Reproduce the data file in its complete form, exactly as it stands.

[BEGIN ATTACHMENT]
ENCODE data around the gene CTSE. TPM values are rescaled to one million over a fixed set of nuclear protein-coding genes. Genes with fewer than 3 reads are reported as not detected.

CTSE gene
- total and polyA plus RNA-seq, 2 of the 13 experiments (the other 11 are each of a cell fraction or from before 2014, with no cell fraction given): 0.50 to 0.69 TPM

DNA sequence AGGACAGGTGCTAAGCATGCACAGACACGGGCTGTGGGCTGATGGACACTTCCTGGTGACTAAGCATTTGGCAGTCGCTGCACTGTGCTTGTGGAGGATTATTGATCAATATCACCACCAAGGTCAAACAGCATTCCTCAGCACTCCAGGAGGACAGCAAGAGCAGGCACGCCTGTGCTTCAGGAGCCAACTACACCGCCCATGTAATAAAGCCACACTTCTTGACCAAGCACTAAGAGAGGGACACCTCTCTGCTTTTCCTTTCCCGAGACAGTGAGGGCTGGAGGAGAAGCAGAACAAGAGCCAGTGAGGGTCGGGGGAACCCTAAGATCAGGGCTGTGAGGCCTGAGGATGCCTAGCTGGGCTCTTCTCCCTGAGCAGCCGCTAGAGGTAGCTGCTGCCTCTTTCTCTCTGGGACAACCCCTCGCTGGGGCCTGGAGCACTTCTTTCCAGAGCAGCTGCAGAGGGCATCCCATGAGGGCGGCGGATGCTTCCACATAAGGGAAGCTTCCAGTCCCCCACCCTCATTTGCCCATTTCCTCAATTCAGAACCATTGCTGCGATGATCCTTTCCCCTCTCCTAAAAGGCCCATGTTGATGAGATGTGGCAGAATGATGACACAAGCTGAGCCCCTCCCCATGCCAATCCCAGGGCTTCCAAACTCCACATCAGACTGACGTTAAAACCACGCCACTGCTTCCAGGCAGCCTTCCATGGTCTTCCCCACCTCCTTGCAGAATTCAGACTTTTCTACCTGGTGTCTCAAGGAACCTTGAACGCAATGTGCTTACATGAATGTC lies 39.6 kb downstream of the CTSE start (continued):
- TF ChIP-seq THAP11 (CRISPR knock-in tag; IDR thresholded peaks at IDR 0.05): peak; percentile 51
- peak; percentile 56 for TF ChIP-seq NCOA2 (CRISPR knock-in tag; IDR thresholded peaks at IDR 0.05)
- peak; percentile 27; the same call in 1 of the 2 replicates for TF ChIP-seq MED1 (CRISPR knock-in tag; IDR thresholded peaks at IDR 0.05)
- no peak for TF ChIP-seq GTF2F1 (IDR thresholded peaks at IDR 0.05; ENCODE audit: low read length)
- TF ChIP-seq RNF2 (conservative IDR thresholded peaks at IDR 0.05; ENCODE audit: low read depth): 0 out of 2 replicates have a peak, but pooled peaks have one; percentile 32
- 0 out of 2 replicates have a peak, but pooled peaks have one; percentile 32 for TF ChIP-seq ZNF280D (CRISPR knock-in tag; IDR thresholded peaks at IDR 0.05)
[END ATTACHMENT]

ENCODE data around the gene CTSE. TPM values are rescaled to one million over a fixed set of nuclear protein-coding genes. Genes with fewer than 3 reads are reported as not detected.

CTSE gene
- total and polyA plus RNA-seq, 2 of the 13 experiments (the other 11 are each of a cell fraction or from before 2014, with no cell fraction given): 0.50 to 0.69 TPM

DNA sequence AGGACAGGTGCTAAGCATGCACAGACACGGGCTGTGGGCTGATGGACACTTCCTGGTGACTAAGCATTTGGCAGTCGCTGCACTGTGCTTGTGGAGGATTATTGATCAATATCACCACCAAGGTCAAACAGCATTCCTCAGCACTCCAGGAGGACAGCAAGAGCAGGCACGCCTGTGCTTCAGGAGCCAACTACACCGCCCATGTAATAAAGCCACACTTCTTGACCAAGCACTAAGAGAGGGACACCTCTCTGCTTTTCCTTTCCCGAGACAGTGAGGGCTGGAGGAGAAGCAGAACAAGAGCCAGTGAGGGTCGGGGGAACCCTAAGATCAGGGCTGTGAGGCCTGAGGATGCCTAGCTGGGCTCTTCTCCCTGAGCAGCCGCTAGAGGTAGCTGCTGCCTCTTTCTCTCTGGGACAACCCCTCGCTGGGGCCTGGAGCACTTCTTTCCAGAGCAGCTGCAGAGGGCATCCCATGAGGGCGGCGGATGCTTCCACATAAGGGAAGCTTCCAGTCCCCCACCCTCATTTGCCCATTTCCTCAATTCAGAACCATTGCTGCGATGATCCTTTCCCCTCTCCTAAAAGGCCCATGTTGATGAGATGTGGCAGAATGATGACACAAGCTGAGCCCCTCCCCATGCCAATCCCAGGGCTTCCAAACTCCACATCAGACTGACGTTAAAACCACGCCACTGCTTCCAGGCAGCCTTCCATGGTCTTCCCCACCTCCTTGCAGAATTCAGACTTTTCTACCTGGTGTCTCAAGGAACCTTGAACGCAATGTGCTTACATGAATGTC lies 39.6 kb downstream of the CTSE start (continued):
- TF ChIP-seq THAP11 (CRISPR knock-in tag; IDR thresholded peaks at IDR 0.05): peak; percentile 51
- peak; percentile 56 for TF ChIP-seq NCOA2 (CRISPR knock-in tag; IDR thresholded peaks at IDR 0.05)
- peak; percentile 27; the same call in 1 of the 2 replicates for TF ChIP-seq MED1 (CRISPR knock-in tag; IDR thresholded peaks at IDR 0.05)
- no peak for TF ChIP-seq GTF2F1 (IDR thresholded peaks at IDR 0.05; ENCODE audit: low read length)
- TF ChIP-seq RNF2 (conservative IDR thresholded peaks at IDR 0.05; ENCODE audit: low read depth): 0 out of 2 replicates have a peak, but pooled peaks have one; percentile 32
- 0 out of 2 replicates have a peak, but pooled peaks have one; percentile 32 for TF ChIP-seq ZNF280D (CRISPR knock-in tag; IDR thresholded peaks at IDR 0.05)